“Barking Dog,” acrylic on canvas by JohnWinship
“Barking Dog,” acrylic on canvas by JohnWinship
All anyone can ask of an artist is, “Convince me that what you’re showing me is somehow real. I don’t care how you do it.” There are as many ways to do this as there have been artists.

How do artists keep all the parts of a painting living and “talking” to each other so that when you stop painting, the painting keeps talking? The French cave paintings are 40,000 years old and deep underground, but they not only still talk to us, they sing.

Here are three painters who take quite different approaches to creating a convincing reality.

John Winship is a widely exhibited painter and teacher with more than 30 solo shows in major cities, galleries, and museums. NPR’s Linda Wertheimer speaks of his “dark and dreamlike pictures seeming to evoke another time.”

Winship starts with the endearing ambiance of old snapshots, where the subject may be confusingly framed or obscured, or where incongruous events appear simultaneously. Without recognizable contexts, found photos can have surreal qualities without the slightest alteration or reinterpretation.

Winship interprets, nevertheless, intentionally collating the inexplicable with the mystifying in landscapes with vast skies that earth has rarely seen. Somehow, they do feel familiar, maybe from the thick atmosphere of dreams.

In “Barking Dog,” a 1940s couple pose late on a summer’s day. He, in a stylishly raked fedora, leans confidently against a dark structure. She, in a sleeveless, black dress, stands beside him, one bare arm modestly behind her back. The patch of dying sun behind them completely shadows their features. This couple alone might be enough to evoke the inexplicable past, but two other events deepen the mystery without clarifying it. A barking dog twists uncomfortably in the foreground, yapping aggressively towards a further distant couple, perhaps a mother and daughter talking as they walk into a dark copse of trees. The dog objects, and above them all looms a huge, uncanny sky.

These paintings intentionally seek to be strange, and they succeed. Surreality is a form of reality, after all. Perhaps Winship depends on those otherworldly skies a little too much, though. In their repetition, a little reality is lost.

For thirty years, Ted Keller was a ceramic artist, making pottery and sculpture, living in, and teaching from, Union. He left ceramics for painting 20 years ago, and in 2008, the New Mexico sun, mountains and light attracted him to Taos, where he still resides. Unable to resist, though, he continues to frequent midcoast Maine.

In a New York night scene, “Houston Street,” a neighborhood on the major thoroughfare thrums in the wee hours. A car makes a left while a delivery truck impatiently waits, headlights blazing. Random windows shine softly in apartments above. A streetlight’s acid yellow glare pops complementary lilac in six stories of window trim, while ghostly green copper rooftops glow above dark brickpile canyons, and the sheer bigness of the city marches away with its millions of tales.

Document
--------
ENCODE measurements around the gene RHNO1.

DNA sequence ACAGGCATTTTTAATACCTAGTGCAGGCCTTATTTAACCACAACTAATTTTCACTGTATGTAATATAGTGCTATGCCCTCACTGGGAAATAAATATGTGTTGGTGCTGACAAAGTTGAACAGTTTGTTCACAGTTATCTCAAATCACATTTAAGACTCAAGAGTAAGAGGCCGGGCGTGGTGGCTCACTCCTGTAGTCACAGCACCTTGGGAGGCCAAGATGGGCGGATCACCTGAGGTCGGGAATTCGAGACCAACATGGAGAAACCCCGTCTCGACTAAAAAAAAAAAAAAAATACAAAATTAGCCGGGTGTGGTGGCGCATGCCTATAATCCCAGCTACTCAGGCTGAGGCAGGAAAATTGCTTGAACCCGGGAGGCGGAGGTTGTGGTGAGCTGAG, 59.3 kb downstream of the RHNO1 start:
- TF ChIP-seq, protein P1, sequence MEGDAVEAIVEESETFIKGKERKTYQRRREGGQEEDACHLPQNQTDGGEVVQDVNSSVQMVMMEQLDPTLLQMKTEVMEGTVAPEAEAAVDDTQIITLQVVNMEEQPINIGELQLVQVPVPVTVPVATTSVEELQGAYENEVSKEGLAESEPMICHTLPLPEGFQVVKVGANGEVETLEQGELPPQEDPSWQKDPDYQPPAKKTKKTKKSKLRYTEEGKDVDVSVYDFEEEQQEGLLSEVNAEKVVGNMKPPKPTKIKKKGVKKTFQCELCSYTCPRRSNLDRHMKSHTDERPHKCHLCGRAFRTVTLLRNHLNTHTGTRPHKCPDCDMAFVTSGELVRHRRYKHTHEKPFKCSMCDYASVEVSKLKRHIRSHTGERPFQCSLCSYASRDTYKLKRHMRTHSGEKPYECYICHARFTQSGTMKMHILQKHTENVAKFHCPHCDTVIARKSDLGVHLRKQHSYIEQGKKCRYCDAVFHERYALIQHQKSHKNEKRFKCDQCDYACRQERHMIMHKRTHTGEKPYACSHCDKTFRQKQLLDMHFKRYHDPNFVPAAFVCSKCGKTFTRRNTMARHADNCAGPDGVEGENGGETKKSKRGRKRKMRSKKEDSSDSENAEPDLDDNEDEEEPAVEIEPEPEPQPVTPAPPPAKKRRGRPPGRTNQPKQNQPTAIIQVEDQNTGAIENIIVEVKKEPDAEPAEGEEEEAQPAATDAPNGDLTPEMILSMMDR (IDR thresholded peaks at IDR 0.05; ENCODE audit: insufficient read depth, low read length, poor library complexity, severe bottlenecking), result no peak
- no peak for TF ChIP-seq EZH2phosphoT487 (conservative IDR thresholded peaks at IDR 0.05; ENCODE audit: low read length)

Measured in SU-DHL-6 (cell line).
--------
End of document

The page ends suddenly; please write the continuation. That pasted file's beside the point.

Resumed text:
“Down Bowery Street, NYC” is a large and lively compilation of five views and three streets, looking downtown on a fresh summer day full of sunshine, birds, traffic and pedestrians of all ages, colors and stripes. Like all of Keller’s images, whether day or night, it is cheerful, festive, full of joy. A flock of birds flaps into a sky full of little splashes of color that open up space like confetti at a parade. The day feels typically real though, not a holiday, except that you feel like Sinatra singing, “Start spreading the news — New York, New York!”

Ingrid Ellison is an abstract painter and teacher, well known in the midcoast for her elegant mixture of geometry and gesture. In “Ice House,” she evokes a frozen lake with two partial-pyramid roofs in front of her signature black-and-white, irregular checkerboards that feel more improvised than grid-like. The painting plays 3D against flatness, livening the picture plane with small strokes of contrasting and adjacent cool colors that say, “Ice!”

Ellison clearly loves paint and the act of mixing, brushing and scraping, painting out and back in. She creates a lively surface that “talks” to the other brushstrokes and colors in a close conversation that thoughtfully involves the viewer.

The title “We Could Smell the Rain” is the first line of one of Ellison’s poems, attached to the back of the canvas: “We could smell the rain before it arrived and stole the color out of the garden, now flat mute sage and celadon, awaiting 1st drop.” The painting is a meditation on this experience, with its soft jade greens and pouring blues evoking that silence, and then the rain. Its gestural grids may be handmade garden plots. The painting’s quiet suspense awaits that first fresh drop. Did poets invent metaphors to heighten reality? I think so.